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David Livingstone's humerus

RCPSG, Illustrations in The Royal College of Physicians and Surgeons of Glasgow by Tom Gibson

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David Livingstone's humerus

The humerus bone of David Livingstone (1813-1873), displaying the damage done to his upper arm when he was mauled by a lion. The condition of the bone verified that the remains which were returned from Africa in 1873 were indeed those of the famous explorer.

Livingstone was born in Blantyre and studied at Anderson's College of Medicine. He travelled in Africa as a missionary (campaigning vigorously in print against the slave trade) and an explorer (famously becoming the first European to discover the Victoria Falls on the Zambesi) in Africa. His heart was buried in Africa but his body was laid to rest in Westminster Abbey on 18 April 1874.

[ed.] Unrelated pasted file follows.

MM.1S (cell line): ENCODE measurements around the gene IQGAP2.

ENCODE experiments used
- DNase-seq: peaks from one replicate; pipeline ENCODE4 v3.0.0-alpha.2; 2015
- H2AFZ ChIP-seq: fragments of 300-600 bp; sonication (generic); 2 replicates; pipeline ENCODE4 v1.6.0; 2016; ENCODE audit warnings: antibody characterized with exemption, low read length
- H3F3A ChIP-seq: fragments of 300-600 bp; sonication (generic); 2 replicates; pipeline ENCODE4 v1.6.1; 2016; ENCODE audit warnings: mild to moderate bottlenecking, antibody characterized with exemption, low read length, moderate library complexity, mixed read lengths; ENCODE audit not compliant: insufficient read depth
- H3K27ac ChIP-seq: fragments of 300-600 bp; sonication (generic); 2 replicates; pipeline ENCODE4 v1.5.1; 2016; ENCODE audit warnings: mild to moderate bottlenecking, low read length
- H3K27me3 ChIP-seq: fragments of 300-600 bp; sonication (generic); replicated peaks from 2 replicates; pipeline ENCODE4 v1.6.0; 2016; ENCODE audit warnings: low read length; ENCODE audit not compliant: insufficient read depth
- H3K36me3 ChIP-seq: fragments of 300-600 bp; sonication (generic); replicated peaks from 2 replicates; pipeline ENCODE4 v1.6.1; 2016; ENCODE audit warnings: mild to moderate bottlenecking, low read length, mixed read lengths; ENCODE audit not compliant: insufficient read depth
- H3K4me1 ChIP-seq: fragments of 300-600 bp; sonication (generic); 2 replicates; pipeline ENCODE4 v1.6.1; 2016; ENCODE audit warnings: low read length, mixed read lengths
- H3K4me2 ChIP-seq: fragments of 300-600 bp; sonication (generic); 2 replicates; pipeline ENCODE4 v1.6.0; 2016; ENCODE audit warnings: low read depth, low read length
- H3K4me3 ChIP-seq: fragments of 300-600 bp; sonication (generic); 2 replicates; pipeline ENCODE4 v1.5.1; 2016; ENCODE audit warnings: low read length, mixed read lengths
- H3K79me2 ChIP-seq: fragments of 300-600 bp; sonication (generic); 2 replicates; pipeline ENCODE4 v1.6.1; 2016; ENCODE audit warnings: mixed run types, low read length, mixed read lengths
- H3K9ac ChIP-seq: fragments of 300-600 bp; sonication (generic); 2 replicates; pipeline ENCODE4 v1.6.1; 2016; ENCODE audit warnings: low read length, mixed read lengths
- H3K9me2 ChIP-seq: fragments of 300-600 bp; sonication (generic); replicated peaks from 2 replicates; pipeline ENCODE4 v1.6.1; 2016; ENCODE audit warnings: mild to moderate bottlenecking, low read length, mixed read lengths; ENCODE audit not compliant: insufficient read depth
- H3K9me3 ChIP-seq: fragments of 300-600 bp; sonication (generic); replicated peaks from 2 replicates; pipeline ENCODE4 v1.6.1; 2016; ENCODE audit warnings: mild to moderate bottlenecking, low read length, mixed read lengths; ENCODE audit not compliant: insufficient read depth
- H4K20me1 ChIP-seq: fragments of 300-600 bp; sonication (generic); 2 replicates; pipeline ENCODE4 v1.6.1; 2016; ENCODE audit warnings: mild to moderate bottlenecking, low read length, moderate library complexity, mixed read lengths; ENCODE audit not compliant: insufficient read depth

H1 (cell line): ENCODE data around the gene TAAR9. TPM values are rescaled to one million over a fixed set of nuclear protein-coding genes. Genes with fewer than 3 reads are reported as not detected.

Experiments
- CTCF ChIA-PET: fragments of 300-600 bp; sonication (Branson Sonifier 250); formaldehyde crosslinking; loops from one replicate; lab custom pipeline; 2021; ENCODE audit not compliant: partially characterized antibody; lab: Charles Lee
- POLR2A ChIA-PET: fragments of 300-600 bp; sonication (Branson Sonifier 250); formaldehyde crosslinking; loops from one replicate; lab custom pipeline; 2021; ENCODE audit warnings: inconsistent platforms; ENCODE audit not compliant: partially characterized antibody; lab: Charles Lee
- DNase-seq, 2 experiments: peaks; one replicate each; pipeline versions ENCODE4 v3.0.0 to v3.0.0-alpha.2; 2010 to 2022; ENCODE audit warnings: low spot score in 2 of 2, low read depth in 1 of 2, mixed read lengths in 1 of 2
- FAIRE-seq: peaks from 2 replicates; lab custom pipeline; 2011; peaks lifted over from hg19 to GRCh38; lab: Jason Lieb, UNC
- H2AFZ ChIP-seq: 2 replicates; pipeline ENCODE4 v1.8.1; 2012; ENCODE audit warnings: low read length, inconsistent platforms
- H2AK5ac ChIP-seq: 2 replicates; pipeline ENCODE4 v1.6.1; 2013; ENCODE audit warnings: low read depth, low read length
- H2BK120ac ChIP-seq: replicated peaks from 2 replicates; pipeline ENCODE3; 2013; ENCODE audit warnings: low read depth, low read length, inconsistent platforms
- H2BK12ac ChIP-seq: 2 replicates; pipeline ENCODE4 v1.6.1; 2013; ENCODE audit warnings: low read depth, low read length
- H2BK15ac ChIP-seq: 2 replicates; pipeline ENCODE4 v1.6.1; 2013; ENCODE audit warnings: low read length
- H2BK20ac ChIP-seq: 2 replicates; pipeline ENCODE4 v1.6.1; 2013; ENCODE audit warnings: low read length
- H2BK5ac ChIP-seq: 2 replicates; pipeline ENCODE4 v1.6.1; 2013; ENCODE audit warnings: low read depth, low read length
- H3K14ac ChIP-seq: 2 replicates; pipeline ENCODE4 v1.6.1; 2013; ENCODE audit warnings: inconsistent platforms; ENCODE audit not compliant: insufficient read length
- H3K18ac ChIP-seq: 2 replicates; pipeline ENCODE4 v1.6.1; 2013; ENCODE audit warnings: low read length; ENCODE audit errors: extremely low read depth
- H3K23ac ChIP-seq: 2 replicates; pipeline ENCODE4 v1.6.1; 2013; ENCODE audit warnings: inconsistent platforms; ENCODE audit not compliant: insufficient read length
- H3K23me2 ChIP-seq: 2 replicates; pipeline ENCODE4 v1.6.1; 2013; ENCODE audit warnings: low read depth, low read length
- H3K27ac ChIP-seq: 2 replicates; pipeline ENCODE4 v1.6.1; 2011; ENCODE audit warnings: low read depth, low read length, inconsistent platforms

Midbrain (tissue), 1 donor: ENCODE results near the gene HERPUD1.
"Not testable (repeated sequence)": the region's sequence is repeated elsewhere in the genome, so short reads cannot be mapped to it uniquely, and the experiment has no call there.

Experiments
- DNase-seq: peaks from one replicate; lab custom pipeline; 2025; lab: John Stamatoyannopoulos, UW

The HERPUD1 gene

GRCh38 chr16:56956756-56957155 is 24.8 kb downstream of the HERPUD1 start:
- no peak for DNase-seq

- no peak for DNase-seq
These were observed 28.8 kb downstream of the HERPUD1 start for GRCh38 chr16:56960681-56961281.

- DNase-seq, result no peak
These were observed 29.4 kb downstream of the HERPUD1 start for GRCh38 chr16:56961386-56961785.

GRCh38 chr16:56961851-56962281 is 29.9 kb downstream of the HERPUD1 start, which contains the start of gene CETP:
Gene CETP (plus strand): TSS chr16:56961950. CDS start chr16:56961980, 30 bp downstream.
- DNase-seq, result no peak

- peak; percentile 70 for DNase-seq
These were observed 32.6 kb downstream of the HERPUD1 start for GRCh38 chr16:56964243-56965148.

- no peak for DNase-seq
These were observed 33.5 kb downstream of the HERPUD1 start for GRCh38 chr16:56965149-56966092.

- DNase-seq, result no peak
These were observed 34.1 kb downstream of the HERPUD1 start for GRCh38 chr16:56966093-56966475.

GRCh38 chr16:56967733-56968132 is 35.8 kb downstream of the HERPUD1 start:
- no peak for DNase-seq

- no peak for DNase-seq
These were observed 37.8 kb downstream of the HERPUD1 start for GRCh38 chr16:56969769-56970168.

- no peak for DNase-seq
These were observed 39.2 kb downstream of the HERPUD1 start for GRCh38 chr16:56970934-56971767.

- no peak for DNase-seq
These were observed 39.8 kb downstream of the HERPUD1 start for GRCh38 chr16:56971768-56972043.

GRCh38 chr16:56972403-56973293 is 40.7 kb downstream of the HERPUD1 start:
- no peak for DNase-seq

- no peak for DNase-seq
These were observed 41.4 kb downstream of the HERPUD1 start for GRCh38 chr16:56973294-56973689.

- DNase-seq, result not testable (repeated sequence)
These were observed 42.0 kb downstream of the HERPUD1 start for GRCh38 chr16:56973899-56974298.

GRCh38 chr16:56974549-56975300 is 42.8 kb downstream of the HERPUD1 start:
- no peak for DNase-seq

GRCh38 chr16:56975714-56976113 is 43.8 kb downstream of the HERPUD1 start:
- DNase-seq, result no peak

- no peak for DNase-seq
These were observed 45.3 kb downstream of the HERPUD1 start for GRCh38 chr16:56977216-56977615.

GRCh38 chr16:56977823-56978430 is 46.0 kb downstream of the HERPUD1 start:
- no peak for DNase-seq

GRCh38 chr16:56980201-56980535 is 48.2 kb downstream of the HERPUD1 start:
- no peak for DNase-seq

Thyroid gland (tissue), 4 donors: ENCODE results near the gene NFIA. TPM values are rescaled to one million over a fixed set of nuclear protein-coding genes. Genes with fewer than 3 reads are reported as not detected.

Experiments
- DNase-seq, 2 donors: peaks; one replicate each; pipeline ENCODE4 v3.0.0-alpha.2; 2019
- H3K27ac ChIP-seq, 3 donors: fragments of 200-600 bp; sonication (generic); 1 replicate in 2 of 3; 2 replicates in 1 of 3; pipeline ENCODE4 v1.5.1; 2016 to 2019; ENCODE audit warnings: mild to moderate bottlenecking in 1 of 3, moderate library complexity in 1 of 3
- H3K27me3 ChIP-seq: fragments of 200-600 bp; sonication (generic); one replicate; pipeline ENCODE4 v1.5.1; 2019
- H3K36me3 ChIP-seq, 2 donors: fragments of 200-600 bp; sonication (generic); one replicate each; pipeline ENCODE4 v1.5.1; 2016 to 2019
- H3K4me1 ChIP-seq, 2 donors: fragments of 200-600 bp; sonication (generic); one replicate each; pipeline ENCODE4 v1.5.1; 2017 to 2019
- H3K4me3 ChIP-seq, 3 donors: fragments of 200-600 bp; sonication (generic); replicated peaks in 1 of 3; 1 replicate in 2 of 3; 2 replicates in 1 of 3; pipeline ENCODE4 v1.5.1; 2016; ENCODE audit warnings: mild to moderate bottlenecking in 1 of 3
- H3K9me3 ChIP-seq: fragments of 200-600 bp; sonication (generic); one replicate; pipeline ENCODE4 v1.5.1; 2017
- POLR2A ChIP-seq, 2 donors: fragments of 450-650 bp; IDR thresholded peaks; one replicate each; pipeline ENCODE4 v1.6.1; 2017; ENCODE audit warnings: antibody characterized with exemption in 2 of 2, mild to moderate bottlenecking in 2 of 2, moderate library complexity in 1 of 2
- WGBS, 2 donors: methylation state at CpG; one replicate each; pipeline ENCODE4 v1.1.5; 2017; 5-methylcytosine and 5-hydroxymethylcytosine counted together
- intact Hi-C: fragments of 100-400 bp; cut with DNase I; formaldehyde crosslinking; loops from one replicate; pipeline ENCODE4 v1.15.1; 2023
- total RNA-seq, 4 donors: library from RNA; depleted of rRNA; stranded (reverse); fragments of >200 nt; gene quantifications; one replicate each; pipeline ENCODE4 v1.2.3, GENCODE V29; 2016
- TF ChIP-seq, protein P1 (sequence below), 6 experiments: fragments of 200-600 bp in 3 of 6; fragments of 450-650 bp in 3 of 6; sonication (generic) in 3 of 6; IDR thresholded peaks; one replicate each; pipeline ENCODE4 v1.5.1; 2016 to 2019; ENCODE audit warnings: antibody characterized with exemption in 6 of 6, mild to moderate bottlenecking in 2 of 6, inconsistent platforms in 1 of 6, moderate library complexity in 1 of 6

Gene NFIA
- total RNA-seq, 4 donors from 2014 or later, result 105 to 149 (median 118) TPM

A statue of Livingstone by John Mossman was erected in George Square in 1879, relocated opposite Provand's Lordship in 1959 and then moved the short distance to Cathedral Square in 1990.

Reference: RCPSG, Illustrations used in The Royal College of Physicians and Surgeons of Glasgow by Tom Gibson

Reproduced with the permission of the Royal College of Physicians and Surgeons of Glasgow

Anderson's College of Medicine, bones, doctors, explorers, humerus, lions, missionaries, sculptures, statues, surgeons, Westminster Abbey

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